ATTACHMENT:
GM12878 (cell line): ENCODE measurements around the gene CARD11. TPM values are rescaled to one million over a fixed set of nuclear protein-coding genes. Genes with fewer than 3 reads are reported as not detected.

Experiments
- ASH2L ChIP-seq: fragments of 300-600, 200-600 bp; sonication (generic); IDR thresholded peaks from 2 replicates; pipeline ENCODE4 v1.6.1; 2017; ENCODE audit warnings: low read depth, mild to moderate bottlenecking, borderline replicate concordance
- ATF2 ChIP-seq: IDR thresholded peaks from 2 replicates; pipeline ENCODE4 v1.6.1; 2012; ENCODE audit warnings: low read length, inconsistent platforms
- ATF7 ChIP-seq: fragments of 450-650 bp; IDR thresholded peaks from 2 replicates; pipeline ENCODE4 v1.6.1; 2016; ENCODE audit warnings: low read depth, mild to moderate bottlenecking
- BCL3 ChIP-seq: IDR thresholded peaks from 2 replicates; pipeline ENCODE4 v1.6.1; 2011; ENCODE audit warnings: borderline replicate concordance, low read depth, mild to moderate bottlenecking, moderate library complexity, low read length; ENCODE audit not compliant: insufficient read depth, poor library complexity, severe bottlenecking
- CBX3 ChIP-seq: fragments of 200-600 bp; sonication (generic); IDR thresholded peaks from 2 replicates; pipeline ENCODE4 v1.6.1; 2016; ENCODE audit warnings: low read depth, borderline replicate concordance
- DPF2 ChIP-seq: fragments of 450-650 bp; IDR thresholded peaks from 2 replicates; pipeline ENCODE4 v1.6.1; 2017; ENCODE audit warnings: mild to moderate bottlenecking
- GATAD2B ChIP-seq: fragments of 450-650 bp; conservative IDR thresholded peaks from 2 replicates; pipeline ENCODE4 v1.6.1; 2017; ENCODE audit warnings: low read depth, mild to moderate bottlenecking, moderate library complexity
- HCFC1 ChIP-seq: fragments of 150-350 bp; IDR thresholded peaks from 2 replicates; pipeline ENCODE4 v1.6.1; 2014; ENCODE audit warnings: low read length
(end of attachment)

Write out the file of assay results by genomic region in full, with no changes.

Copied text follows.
GM12878 (cell line): ENCODE measurements around the gene CARD11. TPM values are rescaled to one million over a fixed set of nuclear protein-coding genes. Genes with fewer than 3 reads are reported as not detected.

Experiments
- ASH2L ChIP-seq: fragments of 300-600, 200-600 bp; sonication (generic); IDR thresholded peaks from 2 replicates; pipeline ENCODE4 v1.6.1; 2017; ENCODE audit warnings: low read depth, mild to moderate bottlenecking, borderline replicate concordance
- ATF2 ChIP-seq: IDR thresholded peaks from 2 replicates; pipeline ENCODE4 v1.6.1; 2012; ENCODE audit warnings: low read length, inconsistent platforms
- ATF7 ChIP-seq: fragments of 450-650 bp; IDR thresholded peaks from 2 replicates; pipeline ENCODE4 v1.6.1; 2016; ENCODE audit warnings: low read depth, mild to moderate bottlenecking
- BCL3 ChIP-seq: IDR thresholded peaks from 2 replicates; pipeline ENCODE4 v1.6.1; 2011; ENCODE audit warnings: borderline replicate concordance, low read depth, mild to moderate bottlenecking, moderate library complexity, low read length; ENCODE audit not compliant: insufficient read depth, poor library complexity, severe bottlenecking
- CBX3 ChIP-seq: fragments of 200-600 bp; sonication (generic); IDR thresholded peaks from 2 replicates; pipeline ENCODE4 v1.6.1; 2016; ENCODE audit warnings: low read depth, borderline replicate concordance
- DPF2 ChIP-seq: fragments of 450-650 bp; IDR thresholded peaks from 2 replicates; pipeline ENCODE4 v1.6.1; 2017; ENCODE audit warnings: mild to moderate bottlenecking
- GATAD2B ChIP-seq: fragments of 450-650 bp; conservative IDR thresholded peaks from 2 replicates; pipeline ENCODE4 v1.6.1; 2017; ENCODE audit warnings: low read depth, mild to moderate bottlenecking, moderate library complexity
- HCFC1 ChIP-seq: fragments of 150-350 bp; IDR thresholded peaks from 2 replicates; pipeline ENCODE4 v1.6.1; 2014; ENCODE audit warnings: low read length